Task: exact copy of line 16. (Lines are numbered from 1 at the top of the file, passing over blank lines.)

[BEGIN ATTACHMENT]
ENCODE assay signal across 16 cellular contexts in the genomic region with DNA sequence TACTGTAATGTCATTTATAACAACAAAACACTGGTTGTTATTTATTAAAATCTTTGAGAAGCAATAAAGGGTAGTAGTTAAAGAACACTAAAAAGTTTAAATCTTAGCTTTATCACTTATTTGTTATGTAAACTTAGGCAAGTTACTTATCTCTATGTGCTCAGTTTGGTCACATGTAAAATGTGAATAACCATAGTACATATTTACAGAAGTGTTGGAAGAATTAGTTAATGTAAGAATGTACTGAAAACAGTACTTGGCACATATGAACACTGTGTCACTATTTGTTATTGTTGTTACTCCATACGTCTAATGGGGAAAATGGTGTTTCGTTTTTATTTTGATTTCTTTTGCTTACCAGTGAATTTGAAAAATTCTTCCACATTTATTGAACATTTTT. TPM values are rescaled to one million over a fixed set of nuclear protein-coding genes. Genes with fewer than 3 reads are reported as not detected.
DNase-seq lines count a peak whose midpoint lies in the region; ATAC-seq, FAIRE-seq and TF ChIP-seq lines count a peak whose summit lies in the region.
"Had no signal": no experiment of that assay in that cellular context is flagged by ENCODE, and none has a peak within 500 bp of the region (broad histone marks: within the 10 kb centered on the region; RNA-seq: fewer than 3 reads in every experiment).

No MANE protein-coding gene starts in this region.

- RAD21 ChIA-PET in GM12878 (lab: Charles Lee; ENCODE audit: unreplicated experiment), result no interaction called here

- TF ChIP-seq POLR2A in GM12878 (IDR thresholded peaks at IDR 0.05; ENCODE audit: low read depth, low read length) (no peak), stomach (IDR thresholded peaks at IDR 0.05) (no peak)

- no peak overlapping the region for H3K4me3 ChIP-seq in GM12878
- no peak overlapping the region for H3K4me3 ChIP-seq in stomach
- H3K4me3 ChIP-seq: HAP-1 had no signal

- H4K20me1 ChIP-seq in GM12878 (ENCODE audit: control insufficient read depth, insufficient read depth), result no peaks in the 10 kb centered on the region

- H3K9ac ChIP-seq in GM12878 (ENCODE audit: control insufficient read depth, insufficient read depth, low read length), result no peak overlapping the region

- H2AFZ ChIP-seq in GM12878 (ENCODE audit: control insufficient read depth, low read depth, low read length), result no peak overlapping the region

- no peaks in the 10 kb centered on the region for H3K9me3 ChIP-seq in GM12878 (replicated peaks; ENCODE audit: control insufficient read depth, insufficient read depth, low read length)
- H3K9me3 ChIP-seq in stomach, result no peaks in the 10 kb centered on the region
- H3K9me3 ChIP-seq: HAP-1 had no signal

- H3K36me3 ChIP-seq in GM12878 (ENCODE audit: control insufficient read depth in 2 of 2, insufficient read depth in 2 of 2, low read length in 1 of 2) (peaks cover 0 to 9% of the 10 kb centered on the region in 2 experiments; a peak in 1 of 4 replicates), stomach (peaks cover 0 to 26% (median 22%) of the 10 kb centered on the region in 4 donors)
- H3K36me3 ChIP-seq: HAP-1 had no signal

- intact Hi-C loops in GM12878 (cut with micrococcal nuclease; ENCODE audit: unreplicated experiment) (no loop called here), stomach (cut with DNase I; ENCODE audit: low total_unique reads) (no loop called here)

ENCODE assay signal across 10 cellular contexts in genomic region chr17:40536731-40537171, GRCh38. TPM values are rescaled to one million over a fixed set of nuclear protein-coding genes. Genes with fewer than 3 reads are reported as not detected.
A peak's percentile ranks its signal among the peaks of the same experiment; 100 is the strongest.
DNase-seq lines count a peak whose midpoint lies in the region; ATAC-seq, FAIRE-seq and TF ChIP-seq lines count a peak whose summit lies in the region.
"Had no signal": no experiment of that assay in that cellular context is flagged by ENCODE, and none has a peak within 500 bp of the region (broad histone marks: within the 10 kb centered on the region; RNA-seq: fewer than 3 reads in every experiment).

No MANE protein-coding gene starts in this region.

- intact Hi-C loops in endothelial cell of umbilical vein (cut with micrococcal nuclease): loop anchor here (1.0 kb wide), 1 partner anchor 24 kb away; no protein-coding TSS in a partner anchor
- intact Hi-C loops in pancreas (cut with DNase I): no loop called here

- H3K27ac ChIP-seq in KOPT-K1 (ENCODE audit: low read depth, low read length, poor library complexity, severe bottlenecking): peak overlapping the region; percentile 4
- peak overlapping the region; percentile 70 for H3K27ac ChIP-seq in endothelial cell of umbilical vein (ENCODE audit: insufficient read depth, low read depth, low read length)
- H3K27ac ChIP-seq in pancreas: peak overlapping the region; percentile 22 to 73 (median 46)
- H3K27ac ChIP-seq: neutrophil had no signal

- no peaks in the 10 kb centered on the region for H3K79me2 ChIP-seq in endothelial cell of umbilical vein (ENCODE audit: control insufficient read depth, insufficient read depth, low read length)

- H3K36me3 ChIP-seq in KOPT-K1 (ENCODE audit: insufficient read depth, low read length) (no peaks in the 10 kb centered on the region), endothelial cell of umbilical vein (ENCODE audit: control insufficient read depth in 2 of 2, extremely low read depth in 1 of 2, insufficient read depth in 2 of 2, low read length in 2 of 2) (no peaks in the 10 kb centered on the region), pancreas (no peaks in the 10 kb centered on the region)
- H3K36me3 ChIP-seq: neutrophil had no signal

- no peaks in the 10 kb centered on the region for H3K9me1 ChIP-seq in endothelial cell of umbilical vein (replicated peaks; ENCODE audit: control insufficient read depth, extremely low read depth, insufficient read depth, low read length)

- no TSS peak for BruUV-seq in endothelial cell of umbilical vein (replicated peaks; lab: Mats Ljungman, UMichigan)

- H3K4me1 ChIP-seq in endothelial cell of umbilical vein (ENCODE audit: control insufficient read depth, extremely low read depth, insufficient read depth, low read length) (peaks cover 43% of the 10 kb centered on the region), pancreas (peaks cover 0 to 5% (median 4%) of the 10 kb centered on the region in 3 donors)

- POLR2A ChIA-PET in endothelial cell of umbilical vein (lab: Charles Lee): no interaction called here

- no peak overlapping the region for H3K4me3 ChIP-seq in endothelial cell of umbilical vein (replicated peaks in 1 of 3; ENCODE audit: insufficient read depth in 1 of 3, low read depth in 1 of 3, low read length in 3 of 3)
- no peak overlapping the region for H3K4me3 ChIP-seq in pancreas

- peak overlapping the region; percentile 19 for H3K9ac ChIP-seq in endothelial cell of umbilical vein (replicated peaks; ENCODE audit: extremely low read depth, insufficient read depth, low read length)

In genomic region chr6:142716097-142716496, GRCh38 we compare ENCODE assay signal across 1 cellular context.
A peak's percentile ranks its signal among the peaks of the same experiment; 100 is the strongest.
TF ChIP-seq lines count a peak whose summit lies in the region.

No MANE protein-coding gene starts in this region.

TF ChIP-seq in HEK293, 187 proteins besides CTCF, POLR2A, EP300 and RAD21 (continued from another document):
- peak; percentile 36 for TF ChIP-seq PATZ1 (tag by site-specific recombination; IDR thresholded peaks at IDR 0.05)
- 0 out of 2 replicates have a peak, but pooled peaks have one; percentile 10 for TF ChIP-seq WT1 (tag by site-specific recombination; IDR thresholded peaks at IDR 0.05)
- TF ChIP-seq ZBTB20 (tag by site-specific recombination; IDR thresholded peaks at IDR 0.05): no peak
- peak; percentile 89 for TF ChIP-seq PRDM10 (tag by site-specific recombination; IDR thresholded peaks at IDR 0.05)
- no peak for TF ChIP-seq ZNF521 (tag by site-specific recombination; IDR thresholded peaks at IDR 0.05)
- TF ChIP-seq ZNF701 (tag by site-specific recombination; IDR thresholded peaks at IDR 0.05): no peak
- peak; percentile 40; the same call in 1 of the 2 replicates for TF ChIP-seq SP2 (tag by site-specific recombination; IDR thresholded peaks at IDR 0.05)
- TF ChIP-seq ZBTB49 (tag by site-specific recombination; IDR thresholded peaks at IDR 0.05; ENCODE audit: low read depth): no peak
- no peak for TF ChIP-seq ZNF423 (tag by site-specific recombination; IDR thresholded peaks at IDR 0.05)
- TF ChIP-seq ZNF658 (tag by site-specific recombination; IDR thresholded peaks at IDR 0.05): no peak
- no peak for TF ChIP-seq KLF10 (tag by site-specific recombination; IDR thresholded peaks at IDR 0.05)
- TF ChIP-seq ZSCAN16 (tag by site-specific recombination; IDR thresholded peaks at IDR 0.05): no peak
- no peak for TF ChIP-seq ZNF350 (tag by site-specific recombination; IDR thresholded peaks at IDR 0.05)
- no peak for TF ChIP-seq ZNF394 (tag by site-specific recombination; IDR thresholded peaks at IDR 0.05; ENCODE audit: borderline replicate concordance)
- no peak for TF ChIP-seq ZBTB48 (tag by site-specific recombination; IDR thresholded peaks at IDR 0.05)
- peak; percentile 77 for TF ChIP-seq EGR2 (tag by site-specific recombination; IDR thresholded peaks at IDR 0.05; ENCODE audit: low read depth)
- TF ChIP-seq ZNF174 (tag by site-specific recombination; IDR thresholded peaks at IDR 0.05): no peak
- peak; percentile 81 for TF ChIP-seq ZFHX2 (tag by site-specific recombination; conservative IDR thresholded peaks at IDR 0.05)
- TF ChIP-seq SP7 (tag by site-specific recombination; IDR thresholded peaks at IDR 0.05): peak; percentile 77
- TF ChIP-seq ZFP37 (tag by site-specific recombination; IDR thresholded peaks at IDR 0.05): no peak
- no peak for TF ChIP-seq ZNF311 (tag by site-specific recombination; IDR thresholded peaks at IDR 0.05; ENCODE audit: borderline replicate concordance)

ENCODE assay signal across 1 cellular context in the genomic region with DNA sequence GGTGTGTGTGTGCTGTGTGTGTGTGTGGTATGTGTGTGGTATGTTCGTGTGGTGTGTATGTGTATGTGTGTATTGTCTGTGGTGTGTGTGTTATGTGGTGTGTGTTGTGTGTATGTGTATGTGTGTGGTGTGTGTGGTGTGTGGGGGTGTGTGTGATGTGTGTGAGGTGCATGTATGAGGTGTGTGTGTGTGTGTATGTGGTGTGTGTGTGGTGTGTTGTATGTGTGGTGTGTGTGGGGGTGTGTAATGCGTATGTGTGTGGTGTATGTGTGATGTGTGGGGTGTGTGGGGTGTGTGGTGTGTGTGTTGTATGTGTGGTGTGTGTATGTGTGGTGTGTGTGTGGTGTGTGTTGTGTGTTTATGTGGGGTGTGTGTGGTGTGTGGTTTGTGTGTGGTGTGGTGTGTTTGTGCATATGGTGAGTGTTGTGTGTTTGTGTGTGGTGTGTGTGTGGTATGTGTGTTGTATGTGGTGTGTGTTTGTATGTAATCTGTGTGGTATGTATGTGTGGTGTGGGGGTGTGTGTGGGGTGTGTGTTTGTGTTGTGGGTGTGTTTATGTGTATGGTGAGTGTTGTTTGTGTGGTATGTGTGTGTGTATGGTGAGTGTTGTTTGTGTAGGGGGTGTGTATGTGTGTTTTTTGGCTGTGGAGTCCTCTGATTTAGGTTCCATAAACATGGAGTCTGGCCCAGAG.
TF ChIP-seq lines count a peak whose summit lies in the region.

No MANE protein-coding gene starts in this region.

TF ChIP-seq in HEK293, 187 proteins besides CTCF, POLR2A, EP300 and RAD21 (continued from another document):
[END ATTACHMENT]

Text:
- H3K36me3 ChIP-seq in GM12878 (ENCODE audit: control insufficient read depth in 2 of 2, insufficient read depth in 2 of 2, low read length in 1 of 2) (peaks cover 0 to 9% of the 10 kb centered on the region in 2 experiments; a peak in 1 of 4 replicates), stomach (peaks cover 0 to 26% (median 22%) of the 10 kb centered on the region in 4 donors)